H. A. BARBER, M. D.
Was born in Fulton county, Illinois, November 23, 1841, and is a son of Austin J. and Mary E. (Stillman) Barber, natives of New York. On the mother's side he traces his ancestry back to Revolutionary heroes, and members of the family also served in the Indian wars. At a very early day the Stillmans removed from New York to Illinois and sold the first goods ever purchased by the Indians in Fulton county. For a few years they engaged in trading with the Indians, then took up land from the government, on which they lived until called from this life. Isaish Stillman was a general in the Indian war. Throughout his life the father of our subject was connected with educational work and was principal of various colleges and academies in Illinois. His ability as an inspector won him a wide reputation. He died at a comparatively early age, and his widow afterward married N. S. Barber, a brother of her first husband.
The Doctor is the only survivor in the family of 4 children. He was reared in his native state and educated at Knox College in Galesburg, leaving school in his junior year to enlist in the army as a defender of the union cause. In the summer of 1862 he joined Company A., 77th Illinois infantry, and served until the war happily ended with the restoration of the union. He entered the army as a private but served as corporal a part of that time. He enlisted with a company of college boys when but 20 years of age, and for 3 years carried a musket on southern battle-fields, participating in all the principal engagements of the western army. He was taken prisoner at Sabine Cross Roads, or Mansfield, Louisiana, and sent to Tyler, Texas, where he was held in captivity for about 8 months, and then paroled. After the close of hostilities he returned home and began preparations for the practice of medicine.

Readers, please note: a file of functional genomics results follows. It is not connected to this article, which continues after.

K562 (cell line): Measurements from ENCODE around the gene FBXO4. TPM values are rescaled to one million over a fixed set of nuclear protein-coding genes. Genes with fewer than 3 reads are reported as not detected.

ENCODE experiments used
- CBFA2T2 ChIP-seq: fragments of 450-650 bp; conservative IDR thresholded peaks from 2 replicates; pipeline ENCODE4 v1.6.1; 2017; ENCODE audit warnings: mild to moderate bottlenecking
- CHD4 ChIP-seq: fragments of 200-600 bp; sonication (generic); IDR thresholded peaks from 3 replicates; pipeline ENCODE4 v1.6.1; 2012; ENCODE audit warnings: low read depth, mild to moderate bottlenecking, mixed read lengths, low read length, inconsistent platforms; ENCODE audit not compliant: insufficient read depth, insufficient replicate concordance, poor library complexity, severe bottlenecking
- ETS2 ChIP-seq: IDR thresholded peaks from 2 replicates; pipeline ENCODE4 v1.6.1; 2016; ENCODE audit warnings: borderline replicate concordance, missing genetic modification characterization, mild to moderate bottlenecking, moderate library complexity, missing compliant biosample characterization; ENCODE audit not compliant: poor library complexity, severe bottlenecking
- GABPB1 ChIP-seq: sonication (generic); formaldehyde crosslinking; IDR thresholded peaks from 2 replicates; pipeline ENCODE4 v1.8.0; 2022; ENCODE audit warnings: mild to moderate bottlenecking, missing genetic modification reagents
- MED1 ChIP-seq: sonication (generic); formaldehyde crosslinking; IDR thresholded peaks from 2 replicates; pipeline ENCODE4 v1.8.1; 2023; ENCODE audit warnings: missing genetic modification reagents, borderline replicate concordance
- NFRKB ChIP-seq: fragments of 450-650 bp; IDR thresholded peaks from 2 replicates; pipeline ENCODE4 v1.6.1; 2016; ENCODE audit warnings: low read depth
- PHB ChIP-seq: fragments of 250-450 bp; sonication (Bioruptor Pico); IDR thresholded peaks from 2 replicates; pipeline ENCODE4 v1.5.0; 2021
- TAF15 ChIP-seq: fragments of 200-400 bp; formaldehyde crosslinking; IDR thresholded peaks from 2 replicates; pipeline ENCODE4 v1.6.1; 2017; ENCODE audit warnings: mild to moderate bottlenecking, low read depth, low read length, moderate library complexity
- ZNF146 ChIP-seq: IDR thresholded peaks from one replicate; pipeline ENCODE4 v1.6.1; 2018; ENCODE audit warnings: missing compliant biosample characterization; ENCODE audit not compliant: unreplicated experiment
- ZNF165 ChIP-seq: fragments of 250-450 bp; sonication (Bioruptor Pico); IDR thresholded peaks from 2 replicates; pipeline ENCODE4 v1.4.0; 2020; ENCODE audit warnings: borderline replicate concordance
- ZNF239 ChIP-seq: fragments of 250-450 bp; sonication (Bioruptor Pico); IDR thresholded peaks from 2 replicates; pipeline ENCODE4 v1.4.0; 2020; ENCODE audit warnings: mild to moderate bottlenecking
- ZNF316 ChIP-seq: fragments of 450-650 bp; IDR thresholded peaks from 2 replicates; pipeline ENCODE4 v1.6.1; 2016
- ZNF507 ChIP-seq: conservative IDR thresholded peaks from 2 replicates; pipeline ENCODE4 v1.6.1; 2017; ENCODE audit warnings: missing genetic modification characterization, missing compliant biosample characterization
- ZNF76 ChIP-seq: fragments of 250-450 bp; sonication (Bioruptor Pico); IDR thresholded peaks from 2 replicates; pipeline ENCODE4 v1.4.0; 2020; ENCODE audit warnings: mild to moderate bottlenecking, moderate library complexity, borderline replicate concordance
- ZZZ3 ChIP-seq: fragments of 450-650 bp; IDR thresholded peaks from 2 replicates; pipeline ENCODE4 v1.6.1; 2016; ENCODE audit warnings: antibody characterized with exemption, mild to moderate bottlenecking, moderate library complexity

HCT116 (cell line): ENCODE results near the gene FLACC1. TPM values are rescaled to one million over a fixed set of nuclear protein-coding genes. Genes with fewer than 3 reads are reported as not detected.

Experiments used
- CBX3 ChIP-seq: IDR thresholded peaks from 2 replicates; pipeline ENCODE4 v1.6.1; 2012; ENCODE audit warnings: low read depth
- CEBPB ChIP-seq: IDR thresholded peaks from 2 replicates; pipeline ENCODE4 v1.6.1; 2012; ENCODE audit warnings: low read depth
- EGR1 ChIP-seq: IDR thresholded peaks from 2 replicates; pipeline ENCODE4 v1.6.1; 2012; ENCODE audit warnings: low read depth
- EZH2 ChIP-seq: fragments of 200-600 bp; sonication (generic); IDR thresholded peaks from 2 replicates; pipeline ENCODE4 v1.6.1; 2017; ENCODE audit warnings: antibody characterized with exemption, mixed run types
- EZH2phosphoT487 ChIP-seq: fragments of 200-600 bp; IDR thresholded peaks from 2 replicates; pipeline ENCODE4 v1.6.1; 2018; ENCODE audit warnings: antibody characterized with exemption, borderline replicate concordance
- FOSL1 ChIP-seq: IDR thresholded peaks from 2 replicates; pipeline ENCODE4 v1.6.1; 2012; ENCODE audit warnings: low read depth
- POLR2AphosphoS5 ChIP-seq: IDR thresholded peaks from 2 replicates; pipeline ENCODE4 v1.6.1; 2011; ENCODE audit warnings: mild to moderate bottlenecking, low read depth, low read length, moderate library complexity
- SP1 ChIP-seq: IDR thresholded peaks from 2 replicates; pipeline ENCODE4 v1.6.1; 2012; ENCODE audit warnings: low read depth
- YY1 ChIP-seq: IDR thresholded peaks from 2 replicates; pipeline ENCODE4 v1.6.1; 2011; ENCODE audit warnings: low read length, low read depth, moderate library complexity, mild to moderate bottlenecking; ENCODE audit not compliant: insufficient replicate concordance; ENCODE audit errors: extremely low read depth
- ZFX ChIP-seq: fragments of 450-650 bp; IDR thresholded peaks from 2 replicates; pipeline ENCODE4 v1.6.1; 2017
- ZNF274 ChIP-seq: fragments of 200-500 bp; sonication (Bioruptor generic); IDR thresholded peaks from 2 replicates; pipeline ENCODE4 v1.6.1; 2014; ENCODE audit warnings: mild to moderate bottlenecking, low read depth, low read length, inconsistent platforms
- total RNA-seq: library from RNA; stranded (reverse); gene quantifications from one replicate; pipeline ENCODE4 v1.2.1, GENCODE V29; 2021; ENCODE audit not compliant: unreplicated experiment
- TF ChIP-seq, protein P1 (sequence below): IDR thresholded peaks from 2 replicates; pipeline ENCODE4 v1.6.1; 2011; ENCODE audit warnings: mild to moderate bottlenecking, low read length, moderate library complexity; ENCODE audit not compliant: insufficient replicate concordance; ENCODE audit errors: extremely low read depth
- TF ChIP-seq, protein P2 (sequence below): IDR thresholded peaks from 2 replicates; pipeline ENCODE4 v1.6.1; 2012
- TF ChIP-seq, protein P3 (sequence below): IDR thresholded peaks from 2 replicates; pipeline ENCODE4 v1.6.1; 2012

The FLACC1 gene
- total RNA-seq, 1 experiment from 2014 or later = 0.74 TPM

Dr. Barber pursued a course in the Eclectic Medical College of Cincinnati, Ohio, where he was graduated with the class of 1868, and then began practice in Fairbury, Illinois. After a few months he went to Tecumseh, Illinois, remaining 3 years, after which he returned to Galesburg and practiced for 6 years. He next removed to western Kansas, where he continued for 2 years, and in 1880 came to Kansas City. He has built up an excellent practice, his skill and ability being evidenced by the success that has attended his efforts. Some years ago he studied homeopathy and has since been a practitioner of that school. For 2 years he held the chair of the diseases of children in the Homeopathic Medical College of Kansas City, and in 1895 was elected to the chair of obstetrics in the same college, which position he now occupies. He is a member of the Missouri Institute of Homeopathy, the Missouri Valley Medical Society, and the local Homeopathic Club, and is one of the leading homeopathic physicians of the city. His high reputation is justly deserved, for it would be difficult to find a more careful and painstaking physician, while his studies and his researches have given him standing among the more learned representatives of the calling.
Dr. Barber was married in 1868, the lady of his choice being Miss Clementine Russell, of Peoria county, Illinois, by whom he has 5 children living, namely: Henry A., Frank S., Arthur R., Oliver S., and Edwin L.
This page was last updated August 2, 2006.